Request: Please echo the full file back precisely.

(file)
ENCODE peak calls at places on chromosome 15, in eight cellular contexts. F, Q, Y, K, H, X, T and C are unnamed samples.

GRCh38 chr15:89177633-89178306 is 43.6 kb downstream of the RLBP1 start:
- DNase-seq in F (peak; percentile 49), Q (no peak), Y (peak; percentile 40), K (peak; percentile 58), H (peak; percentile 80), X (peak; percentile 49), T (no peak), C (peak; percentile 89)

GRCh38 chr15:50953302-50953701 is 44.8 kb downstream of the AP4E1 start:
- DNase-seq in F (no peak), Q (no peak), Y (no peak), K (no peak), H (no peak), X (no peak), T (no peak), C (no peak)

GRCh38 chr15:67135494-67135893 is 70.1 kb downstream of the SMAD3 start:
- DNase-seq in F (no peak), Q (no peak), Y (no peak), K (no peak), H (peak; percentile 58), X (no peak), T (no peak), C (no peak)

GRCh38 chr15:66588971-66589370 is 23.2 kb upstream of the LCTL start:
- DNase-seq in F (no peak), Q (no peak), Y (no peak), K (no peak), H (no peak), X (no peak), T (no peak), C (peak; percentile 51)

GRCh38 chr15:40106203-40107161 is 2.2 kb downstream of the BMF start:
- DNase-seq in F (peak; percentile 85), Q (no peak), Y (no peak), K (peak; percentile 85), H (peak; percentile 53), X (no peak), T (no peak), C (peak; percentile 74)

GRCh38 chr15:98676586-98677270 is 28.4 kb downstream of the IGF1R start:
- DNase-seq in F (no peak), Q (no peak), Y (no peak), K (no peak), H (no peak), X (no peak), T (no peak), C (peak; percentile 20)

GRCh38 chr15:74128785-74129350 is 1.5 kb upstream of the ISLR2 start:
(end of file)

ENCODE peak calls at places on chromosome 15, in eight cellular contexts. F, Q, Y, K, H, X, T and C are unnamed samples.

GRCh38 chr15:89177633-89178306 is 43.6 kb downstream of the RLBP1 start:
- DNase-seq in F (peak; percentile 49), Q (no peak), Y (peak; percentile 40), K (peak; percentile 58), H (peak; percentile 80), X (peak; percentile 49), T (no peak), C (peak; percentile 89)

GRCh38 chr15:50953302-50953701 is 44.8 kb downstream of the AP4E1 start:
- DNase-seq in F (no peak), Q (no peak), Y (no peak), K (no peak), H (no peak), X (no peak), T (no peak), C (no peak)

GRCh38 chr15:67135494-67135893 is 70.1 kb downstream of the SMAD3 start:
- DNase-seq in F (no peak), Q (no peak), Y (no peak), K (no peak), H (peak; percentile 58), X (no peak), T (no peak), C (no peak)

GRCh38 chr15:66588971-66589370 is 23.2 kb upstream of the LCTL start:
- DNase-seq in F (no peak), Q (no peak), Y (no peak), K (no peak), H (no peak), X (no peak), T (no peak), C (peak; percentile 51)

GRCh38 chr15:40106203-40107161 is 2.2 kb downstream of the BMF start:
- DNase-seq in F (peak; percentile 85), Q (no peak), Y (no peak), K (peak; percentile 85), H (peak; percentile 53), X (no peak), T (no peak), C (peak; percentile 74)

GRCh38 chr15:98676586-98677270 is 28.4 kb downstream of the IGF1R start:
- DNase-seq in F (no peak), Q (no peak), Y (no peak), K (no peak), H (no peak), X (no peak), T (no peak), C (peak; percentile 20)

GRCh38 chr15:74128785-74129350 is 1.5 kb upstream of the ISLR2 start: